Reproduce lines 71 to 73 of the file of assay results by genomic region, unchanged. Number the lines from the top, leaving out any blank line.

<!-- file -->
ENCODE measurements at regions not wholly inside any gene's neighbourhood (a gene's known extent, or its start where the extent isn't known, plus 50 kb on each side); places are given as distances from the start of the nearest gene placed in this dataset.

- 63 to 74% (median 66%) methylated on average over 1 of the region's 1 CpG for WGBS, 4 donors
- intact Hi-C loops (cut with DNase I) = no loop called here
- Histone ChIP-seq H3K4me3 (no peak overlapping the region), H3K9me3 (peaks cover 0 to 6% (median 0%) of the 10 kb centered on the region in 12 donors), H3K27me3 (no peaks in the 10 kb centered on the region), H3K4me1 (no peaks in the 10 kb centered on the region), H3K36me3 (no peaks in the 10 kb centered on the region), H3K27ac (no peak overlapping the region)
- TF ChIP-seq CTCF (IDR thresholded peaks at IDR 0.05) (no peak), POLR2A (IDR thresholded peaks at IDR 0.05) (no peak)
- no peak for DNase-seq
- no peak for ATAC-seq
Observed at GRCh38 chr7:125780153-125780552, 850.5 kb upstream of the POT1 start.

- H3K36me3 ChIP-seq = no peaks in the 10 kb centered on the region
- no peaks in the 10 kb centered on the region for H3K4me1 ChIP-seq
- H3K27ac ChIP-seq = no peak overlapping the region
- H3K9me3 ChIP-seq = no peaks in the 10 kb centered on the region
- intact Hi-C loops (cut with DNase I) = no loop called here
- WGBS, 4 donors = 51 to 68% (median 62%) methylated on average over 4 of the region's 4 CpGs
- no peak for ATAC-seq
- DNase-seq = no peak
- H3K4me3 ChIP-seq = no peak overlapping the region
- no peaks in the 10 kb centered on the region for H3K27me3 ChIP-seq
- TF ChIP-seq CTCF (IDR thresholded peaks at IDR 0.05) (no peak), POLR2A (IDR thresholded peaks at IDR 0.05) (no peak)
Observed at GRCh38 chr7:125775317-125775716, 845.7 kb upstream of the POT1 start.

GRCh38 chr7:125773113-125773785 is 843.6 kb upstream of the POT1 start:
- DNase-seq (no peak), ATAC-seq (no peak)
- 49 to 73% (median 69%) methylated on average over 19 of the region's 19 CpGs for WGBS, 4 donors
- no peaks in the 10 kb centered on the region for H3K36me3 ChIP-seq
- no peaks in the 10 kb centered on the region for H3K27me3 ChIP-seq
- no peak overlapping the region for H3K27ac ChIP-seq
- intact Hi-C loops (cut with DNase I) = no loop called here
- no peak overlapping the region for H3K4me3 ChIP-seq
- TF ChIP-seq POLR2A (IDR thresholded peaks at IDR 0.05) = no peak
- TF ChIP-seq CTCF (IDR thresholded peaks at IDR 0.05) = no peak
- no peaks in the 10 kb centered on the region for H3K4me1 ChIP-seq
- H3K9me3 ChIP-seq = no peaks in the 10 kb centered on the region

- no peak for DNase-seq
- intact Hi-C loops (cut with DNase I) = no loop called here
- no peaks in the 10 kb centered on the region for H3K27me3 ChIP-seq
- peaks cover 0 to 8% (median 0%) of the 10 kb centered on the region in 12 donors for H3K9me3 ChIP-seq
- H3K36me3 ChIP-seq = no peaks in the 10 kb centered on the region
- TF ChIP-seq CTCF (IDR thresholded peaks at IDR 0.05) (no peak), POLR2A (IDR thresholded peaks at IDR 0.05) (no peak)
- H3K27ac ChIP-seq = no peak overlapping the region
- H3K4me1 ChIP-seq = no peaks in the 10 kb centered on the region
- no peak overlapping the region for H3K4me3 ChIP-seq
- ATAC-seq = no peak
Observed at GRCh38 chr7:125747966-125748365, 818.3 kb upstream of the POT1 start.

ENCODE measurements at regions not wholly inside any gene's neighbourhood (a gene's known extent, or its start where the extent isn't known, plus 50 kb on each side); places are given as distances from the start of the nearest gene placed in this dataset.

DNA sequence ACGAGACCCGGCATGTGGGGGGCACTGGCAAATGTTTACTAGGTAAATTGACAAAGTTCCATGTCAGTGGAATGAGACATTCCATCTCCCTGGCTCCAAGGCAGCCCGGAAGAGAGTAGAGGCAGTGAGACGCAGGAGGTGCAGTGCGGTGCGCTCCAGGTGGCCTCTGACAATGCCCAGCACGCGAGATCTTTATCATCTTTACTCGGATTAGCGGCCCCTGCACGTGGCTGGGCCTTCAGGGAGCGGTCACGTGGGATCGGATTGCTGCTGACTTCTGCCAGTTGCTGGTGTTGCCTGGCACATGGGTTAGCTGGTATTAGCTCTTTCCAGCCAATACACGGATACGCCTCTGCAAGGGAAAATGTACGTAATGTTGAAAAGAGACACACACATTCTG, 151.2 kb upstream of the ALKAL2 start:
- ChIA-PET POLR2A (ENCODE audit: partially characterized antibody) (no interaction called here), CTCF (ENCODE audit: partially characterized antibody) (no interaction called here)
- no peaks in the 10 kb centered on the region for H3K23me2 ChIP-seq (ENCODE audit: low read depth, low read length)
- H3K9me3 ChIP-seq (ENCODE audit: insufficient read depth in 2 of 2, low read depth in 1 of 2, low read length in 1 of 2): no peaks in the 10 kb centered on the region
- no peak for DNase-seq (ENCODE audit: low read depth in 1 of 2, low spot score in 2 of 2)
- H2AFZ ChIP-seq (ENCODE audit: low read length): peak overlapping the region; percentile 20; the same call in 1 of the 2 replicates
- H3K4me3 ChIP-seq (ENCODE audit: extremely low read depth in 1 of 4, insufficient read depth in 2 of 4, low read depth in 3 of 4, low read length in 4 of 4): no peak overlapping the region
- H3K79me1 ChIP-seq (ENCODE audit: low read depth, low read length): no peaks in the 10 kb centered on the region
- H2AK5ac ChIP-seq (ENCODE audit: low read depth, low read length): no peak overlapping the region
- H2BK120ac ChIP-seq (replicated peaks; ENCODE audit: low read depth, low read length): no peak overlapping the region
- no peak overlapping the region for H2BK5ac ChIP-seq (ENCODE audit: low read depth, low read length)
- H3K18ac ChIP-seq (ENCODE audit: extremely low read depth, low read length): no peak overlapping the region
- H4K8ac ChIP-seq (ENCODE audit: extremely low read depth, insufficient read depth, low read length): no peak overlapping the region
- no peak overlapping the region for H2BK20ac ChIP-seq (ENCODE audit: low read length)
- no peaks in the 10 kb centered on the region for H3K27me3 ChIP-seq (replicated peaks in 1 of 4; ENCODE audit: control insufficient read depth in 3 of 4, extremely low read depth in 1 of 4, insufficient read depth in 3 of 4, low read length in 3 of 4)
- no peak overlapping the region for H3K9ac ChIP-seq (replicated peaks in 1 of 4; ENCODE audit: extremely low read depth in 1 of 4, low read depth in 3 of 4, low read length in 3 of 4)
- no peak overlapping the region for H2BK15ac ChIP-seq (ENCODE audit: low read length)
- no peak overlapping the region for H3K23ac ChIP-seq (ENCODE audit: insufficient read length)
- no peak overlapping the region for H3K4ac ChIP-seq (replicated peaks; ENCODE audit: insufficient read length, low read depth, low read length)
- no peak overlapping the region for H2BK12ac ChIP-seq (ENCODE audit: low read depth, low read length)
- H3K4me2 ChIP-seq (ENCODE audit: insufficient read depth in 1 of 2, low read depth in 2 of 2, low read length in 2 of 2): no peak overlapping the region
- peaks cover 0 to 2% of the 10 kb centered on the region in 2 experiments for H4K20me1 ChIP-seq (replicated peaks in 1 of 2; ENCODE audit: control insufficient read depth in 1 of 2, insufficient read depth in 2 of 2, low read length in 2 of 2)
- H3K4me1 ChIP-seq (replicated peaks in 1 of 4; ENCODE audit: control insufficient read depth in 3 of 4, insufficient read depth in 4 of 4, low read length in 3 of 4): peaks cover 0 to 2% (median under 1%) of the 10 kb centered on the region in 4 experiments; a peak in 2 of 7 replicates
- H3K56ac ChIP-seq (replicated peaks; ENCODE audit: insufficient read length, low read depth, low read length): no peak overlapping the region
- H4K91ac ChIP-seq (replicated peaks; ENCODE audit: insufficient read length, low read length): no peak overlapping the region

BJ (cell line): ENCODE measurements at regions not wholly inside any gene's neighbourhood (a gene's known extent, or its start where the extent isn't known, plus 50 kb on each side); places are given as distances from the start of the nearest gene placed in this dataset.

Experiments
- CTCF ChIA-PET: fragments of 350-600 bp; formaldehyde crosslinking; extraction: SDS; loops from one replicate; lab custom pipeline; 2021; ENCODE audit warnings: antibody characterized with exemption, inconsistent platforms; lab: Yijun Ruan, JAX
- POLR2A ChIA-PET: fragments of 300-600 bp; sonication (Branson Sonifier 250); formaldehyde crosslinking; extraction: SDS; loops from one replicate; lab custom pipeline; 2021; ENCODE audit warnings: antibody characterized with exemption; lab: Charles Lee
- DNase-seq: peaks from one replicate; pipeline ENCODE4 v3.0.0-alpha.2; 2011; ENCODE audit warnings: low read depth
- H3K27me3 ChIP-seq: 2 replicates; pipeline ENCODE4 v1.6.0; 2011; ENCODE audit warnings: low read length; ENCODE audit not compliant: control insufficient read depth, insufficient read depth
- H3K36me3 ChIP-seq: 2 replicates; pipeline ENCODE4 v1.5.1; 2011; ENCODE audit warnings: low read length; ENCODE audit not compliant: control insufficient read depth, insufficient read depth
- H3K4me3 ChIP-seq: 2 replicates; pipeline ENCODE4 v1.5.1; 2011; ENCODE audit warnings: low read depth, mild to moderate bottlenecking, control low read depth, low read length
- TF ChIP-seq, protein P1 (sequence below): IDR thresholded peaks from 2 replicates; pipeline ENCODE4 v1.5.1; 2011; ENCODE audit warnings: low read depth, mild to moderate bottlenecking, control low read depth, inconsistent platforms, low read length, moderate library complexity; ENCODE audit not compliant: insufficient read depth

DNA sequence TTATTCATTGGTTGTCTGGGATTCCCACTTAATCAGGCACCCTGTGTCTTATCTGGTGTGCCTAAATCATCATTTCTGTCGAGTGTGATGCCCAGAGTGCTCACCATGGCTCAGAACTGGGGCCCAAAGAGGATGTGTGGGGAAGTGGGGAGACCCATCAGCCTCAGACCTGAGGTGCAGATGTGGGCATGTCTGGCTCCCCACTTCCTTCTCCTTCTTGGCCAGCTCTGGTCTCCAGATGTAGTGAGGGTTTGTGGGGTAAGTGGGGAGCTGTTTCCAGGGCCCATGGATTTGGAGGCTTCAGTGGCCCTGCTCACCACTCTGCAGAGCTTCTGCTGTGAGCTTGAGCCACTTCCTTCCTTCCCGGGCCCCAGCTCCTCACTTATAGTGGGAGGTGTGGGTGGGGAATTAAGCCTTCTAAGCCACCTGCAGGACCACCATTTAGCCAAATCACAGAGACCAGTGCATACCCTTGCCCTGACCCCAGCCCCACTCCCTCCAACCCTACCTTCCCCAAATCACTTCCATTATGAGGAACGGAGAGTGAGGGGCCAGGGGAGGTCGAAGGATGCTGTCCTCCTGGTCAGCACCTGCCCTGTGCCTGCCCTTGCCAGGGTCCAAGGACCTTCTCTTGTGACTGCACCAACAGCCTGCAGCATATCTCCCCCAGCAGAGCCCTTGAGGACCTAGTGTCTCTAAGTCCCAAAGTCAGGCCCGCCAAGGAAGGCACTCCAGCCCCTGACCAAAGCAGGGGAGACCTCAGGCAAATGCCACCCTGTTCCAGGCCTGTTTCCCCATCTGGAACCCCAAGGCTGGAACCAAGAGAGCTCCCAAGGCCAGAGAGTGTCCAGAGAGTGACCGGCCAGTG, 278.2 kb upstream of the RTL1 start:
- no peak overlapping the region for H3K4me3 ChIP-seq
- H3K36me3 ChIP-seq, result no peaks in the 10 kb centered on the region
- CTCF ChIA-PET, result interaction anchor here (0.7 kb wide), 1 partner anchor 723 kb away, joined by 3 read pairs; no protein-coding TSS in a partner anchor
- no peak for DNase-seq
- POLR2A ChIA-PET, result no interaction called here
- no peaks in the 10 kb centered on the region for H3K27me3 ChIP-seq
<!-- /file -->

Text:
Experiments
- CTCF ChIA-PET: fragments of 350-600 bp; formaldehyde crosslinking; extraction: SDS; loops from one replicate; lab custom pipeline; 2021; ENCODE audit warnings: antibody characterized with exemption, inconsistent platforms; lab: Yijun Ruan, JAX
- POLR2A ChIA-PET: fragments of 300-600 bp; sonication (Branson Sonifier 250); formaldehyde crosslinking; extraction: SDS; loops from one replicate; lab custom pipeline; 2021; ENCODE audit warnings: antibody characterized with exemption; lab: Charles Lee